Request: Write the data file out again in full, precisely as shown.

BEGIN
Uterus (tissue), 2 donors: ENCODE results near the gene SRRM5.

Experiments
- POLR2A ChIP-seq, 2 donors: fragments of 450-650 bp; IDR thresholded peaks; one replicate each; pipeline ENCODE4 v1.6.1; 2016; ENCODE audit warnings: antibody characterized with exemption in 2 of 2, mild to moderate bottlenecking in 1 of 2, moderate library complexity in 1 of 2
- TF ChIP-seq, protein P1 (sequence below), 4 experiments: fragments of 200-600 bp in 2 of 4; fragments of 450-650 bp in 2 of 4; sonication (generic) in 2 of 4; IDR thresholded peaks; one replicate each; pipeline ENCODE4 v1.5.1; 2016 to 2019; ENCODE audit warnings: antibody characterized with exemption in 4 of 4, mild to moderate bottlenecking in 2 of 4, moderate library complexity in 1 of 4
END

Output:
Uterus (tissue), 2 donors: ENCODE results near the gene SRRM5.

Experiments
- POLR2A ChIP-seq, 2 donors: fragments of 450-650 bp; IDR thresholded peaks; one replicate each; pipeline ENCODE4 v1.6.1; 2016; ENCODE audit warnings: antibody characterized with exemption in 2 of 2, mild to moderate bottlenecking in 1 of 2, moderate library complexity in 1 of 2
- TF ChIP-seq, protein P1 (sequence below), 4 experiments: fragments of 200-600 bp in 2 of 4; fragments of 450-650 bp in 2 of 4; sonication (generic) in 2 of 4; IDR thresholded peaks; one replicate each; pipeline ENCODE4 v1.5.1; 2016 to 2019; ENCODE audit warnings: antibody characterized with exemption in 4 of 4, mild to moderate bottlenecking in 2 of 4, moderate library complexity in 1 of 4